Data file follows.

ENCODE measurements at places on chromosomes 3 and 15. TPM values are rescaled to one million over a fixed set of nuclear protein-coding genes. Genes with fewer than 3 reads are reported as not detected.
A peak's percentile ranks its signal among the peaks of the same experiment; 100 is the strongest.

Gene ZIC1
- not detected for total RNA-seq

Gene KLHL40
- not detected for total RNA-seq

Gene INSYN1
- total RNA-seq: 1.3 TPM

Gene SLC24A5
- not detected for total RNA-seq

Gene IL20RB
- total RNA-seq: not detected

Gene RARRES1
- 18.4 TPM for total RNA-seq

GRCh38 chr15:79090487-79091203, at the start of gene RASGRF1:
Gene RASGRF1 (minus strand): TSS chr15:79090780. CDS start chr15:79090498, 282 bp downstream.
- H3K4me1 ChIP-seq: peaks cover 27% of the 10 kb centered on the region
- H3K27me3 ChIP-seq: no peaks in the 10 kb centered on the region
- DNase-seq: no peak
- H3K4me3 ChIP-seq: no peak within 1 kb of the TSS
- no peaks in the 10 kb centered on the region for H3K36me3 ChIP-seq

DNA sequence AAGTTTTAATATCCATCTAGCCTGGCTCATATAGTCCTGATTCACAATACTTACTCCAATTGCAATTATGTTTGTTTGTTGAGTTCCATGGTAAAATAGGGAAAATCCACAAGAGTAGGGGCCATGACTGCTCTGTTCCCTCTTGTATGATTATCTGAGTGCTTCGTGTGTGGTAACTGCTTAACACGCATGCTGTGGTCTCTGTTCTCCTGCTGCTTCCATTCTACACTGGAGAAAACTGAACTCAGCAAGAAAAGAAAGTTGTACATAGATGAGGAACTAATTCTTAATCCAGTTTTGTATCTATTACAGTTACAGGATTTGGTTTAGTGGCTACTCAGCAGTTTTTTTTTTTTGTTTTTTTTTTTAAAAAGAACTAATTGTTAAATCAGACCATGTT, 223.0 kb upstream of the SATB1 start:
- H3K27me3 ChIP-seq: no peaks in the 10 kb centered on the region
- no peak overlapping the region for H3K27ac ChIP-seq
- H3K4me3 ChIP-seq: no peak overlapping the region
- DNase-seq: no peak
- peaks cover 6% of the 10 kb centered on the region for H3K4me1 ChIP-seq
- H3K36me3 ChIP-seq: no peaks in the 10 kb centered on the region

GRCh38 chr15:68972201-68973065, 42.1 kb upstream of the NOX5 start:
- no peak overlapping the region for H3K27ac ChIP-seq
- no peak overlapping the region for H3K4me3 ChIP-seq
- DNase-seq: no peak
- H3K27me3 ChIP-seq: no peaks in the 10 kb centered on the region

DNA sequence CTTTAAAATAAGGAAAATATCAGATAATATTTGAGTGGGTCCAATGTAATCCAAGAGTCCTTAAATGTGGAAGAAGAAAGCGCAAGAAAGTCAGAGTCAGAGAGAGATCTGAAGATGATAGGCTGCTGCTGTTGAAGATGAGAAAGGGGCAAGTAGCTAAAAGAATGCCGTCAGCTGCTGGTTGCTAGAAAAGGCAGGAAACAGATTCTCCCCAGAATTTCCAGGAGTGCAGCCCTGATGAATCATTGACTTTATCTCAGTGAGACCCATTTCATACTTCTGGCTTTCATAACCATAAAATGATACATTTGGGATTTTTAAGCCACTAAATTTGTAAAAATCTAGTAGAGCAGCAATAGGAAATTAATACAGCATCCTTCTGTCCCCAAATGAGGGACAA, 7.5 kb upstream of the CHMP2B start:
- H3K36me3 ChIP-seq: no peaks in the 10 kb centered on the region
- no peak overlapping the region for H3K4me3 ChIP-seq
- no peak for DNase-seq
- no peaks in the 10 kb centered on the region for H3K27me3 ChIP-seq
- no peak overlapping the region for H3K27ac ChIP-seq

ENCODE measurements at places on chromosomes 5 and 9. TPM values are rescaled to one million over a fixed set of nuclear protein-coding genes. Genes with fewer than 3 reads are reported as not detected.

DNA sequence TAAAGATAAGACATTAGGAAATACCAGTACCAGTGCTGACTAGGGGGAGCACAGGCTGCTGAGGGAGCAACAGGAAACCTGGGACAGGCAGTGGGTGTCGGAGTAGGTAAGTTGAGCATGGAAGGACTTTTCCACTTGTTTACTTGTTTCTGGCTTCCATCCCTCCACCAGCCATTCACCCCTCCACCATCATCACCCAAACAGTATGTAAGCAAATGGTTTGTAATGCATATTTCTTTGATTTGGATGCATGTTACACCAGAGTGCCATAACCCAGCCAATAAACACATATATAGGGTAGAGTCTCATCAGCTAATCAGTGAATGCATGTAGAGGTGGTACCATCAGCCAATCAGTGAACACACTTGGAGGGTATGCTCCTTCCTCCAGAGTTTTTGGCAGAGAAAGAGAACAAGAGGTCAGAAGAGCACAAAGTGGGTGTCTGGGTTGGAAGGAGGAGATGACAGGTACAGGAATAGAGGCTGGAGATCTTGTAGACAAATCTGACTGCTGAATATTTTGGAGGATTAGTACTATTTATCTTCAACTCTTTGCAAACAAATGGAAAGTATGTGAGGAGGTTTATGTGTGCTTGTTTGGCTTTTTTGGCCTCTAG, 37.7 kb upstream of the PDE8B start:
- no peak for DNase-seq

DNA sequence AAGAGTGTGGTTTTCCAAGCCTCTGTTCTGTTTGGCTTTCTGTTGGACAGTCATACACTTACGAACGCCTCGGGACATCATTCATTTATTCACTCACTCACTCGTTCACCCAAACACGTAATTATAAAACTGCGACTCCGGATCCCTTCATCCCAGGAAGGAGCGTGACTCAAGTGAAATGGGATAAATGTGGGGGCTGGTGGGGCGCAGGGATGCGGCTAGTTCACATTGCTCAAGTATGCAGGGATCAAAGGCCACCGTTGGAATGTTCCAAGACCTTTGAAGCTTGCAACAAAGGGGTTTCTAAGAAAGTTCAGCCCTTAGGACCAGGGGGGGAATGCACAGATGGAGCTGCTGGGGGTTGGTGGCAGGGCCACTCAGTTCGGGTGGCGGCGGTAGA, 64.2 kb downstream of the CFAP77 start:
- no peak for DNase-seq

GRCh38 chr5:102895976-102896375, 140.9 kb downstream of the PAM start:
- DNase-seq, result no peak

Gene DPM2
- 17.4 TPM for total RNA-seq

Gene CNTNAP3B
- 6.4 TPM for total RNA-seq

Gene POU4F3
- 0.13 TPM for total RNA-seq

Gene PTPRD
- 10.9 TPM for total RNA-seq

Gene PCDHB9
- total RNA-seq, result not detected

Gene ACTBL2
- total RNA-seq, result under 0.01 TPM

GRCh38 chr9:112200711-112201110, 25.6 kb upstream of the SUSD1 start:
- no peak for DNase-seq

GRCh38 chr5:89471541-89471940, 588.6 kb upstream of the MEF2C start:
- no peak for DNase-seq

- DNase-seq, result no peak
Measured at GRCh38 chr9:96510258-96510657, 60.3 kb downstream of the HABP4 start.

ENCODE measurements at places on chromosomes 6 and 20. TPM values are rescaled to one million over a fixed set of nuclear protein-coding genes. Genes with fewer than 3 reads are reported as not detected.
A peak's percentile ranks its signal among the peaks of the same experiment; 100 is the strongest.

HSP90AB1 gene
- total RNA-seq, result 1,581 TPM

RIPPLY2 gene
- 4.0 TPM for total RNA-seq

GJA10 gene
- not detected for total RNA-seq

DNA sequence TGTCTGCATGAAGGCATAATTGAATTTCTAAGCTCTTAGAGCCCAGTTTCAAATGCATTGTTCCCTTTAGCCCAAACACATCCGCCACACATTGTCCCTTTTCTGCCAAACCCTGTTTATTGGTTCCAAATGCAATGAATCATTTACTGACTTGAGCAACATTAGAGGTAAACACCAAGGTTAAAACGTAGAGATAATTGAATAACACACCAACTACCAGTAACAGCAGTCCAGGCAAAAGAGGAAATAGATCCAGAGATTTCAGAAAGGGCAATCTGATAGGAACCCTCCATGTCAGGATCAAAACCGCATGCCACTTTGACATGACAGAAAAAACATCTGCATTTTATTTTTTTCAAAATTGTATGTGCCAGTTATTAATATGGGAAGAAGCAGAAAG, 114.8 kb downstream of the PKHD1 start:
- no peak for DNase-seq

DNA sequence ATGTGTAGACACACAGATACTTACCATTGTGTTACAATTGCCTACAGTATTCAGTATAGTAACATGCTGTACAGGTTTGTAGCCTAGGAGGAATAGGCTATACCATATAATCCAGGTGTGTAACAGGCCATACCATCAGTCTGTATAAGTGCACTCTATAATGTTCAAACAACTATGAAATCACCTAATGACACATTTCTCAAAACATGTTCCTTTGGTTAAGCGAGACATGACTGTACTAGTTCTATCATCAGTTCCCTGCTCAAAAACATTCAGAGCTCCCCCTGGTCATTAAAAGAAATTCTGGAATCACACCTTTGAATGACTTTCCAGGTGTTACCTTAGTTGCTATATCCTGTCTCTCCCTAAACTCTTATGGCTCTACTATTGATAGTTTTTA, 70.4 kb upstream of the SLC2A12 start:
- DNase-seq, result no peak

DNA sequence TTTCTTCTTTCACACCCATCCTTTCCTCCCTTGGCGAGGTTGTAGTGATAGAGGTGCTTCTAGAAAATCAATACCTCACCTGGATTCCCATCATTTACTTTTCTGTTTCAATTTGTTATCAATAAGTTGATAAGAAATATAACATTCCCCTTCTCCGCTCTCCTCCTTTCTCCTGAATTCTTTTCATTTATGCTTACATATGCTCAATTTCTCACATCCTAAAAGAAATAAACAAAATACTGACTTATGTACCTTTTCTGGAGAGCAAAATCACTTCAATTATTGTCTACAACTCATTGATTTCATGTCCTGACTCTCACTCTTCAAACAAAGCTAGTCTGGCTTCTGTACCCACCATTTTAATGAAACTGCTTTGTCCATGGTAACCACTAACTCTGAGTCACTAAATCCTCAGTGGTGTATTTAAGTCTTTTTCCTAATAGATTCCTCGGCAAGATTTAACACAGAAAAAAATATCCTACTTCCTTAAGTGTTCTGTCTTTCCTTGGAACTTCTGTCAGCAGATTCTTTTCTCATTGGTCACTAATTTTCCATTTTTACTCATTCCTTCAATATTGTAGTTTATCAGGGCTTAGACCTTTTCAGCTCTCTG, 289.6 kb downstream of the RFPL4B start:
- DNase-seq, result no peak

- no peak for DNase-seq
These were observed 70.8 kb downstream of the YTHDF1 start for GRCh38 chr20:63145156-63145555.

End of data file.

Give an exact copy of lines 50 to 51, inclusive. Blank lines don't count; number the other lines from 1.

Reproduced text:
- 6.4 TPM for total RNA-seq

Gene POU4F3